Doug says: A few other recommendations include, Beer School: Bottling Success at the Brooklyn Brewery by Steve Hindy & Tom Potter and Brewing up a Business: Adventures in Entrepreneurship (from the Founder of Dogfish Head Craft Brewery) by Sam Calagione.
Additionally, Ryan Bove from the Aurochs team – who regularly reads beer books – chimed in with a couple more recommendations:
- Quench Your Thirst (Boston Beer)
- Beyond the Pale (Sierra Nevada)
- Brewbound (a beer industry podcast that recently featured Matt Katase from Brew Gentlemen)
Lauren Hughes // Penn Brewery
Lauren Hughes is the Assistant Head Brewer at Penn Brewery in the Northside. She is also an active member of Pink Boots Society (Pittsburgh Chapter) and a strong advocate for the advancement of women in the beer industry. We sat down to chat with Lauren on Ep. 6 of our podcast, which you can enjoy here.
Required Reading: Brewing Yeast and Fermentation, by Christopher Boulton and David Quain
Lauren says: I actually have a few favorites, categorized by homebrewing versus professional brewing. For homebrewing, I enjoyed How to Brew by John J. Palmer. For professional brewing – I would also recommend the Brewing Elements series by Brewers Publications and Technology of Brewing & Malting by Wolfgang Kunze.
Day Bracey // Drinking Partners Podcast
Day Bracey is co-host of the Drinking Partners Podcast. He is also a co-founder of Fresh Fest, the nation’s first beer festival focused on showcasing people of color in the craft beer industry.
You can read about some of the one-off collaboration beers that were featured at the 2019 edition of Fresh Fest here. Fresh Fest 2020 will be in the Allentown neighborhood of Pittsburgh.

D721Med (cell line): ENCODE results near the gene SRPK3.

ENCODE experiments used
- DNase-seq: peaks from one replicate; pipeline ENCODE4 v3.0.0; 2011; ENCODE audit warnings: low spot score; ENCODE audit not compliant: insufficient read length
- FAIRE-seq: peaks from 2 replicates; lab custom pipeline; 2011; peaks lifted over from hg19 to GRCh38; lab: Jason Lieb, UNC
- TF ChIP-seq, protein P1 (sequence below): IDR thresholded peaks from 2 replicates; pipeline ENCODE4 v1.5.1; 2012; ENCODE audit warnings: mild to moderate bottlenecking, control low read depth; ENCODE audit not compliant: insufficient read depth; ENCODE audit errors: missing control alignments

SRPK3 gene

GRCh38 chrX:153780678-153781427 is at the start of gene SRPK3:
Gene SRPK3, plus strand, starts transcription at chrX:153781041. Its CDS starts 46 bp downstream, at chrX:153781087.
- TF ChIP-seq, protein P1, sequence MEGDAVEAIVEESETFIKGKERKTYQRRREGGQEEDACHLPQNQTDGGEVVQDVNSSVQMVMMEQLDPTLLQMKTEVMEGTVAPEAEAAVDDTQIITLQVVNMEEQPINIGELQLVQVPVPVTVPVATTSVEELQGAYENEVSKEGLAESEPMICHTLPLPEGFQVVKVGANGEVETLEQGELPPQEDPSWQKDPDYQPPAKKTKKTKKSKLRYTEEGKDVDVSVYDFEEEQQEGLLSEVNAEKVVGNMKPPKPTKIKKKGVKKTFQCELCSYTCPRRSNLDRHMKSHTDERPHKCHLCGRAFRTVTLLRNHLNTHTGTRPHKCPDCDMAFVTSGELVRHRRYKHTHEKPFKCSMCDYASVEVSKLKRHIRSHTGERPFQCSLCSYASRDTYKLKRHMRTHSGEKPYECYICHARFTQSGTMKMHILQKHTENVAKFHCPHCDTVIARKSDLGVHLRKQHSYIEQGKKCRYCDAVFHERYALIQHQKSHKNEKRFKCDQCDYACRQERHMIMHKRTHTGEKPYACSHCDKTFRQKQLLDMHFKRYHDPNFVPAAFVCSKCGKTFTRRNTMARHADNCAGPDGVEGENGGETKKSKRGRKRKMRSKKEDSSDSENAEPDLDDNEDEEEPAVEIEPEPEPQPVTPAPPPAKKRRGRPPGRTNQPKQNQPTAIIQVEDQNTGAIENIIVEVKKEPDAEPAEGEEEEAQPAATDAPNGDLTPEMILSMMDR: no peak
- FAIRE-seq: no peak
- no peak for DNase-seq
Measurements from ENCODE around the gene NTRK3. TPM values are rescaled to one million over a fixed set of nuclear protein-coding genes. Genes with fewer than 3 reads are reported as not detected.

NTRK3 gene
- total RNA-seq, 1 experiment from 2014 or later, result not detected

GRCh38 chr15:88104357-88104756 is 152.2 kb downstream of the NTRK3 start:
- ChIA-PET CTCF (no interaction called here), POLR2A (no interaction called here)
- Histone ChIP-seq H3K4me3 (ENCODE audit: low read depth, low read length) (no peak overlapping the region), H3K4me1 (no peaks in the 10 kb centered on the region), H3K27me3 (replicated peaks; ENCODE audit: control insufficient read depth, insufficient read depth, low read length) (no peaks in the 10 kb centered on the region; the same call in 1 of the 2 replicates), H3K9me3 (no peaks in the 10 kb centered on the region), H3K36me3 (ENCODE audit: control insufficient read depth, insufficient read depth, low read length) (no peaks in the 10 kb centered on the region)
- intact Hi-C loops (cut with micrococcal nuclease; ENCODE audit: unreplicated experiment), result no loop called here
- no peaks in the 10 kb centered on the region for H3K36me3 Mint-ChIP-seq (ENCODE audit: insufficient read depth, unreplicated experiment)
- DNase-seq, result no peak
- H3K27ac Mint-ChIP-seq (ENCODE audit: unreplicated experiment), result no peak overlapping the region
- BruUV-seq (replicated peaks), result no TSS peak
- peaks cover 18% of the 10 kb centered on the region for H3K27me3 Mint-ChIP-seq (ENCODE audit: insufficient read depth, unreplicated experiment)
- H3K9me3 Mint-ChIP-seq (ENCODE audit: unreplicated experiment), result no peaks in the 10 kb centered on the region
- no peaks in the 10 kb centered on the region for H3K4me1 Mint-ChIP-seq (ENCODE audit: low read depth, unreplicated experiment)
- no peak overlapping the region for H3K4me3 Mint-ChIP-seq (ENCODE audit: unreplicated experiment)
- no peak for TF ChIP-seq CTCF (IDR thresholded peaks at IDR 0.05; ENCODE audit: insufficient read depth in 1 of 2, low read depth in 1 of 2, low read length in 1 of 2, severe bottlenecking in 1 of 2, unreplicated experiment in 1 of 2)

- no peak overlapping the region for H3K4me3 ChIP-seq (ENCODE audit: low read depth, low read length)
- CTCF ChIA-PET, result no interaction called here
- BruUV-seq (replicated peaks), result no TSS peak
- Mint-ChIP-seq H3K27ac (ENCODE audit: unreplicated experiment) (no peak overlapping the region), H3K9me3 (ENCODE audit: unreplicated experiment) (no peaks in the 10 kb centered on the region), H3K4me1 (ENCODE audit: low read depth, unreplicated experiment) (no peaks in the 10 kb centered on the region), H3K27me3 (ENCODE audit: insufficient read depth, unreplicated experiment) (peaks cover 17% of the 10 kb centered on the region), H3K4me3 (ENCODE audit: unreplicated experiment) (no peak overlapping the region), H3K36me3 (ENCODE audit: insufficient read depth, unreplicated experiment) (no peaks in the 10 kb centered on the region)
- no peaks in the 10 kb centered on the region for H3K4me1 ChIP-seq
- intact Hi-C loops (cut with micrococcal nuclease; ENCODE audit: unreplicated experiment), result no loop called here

Required Reading: Pints and Panels, web series
Day says: Although I haven’t read any brew-specific books, I’m a visual learner and lover of comics. I get a lot from Pints & Panels.
"You can't make change from a place of comfort."
— Drinking Partners (@Partnerspod) March 6, 2020
Dyana Sloan // Roundabout Brewery
Dyana Sloan (and her husband Steve Sloan) are co-owners of Roundabout Brewery in Lawrenceville. Dyana is a native of New Zealand.
Required Reading: Michael Jackson’s Beer Companion
Dyana says: So, I have a bunch of beer books. However, my favorite is actually one of Steve’s. It’s traveled from Florida, to Fresno, CA to Saint Louis, MO to New Zealand, to Harrisburg, PA to Pittsburgh to Eureka, CA to Paso Robles, CA and back to Pittsburgh. It’s a well-traveled book. I’d describe it as old school. Just great recipes for pairing and cooking. Nothing fancy, just straight forward deliciousness.
Sean Biby // Grist House
Sean Biby is the head brewer at Grist House in Millvale.
Required Reading: Similar to Andrew from Dancing Gnome (above), Sean’s pick is Yeast: The Practical Guide to Beer Fermentation, by Chris White and Jamil Zainasheff
Sean says: The book I would recommend is “Yeast: a practical guide to fermentation”. It was my main resource to develop technically sound fermentation practices and a good quality control program in a brewery. It’s also part of the brewing elements series, which includes malt, water and hops.